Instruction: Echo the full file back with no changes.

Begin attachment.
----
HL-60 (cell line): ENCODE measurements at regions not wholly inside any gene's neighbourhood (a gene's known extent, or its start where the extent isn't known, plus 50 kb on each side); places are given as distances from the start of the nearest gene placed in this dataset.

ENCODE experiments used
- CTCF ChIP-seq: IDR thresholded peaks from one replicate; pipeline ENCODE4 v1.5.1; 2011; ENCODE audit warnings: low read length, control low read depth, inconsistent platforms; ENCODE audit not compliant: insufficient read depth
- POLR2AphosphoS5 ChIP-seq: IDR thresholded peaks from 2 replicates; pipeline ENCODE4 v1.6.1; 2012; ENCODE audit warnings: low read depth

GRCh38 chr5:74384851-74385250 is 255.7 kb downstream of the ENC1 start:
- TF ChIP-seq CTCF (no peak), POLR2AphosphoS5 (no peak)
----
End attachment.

HL-60 (cell line): ENCODE measurements at regions not wholly inside any gene's neighbourhood (a gene's known extent, or its start where the extent isn't known, plus 50 kb on each side); places are given as distances from the start of the nearest gene placed in this dataset.

ENCODE experiments used
- CTCF ChIP-seq: IDR thresholded peaks from one replicate; pipeline ENCODE4 v1.5.1; 2011; ENCODE audit warnings: low read length, control low read depth, inconsistent platforms; ENCODE audit not compliant: insufficient read depth
- POLR2AphosphoS5 ChIP-seq: IDR thresholded peaks from 2 replicates; pipeline ENCODE4 v1.6.1; 2012; ENCODE audit warnings: low read depth

GRCh38 chr5:74384851-74385250 is 255.7 kb downstream of the ENC1 start:
- TF ChIP-seq CTCF (no peak), POLR2AphosphoS5 (no peak)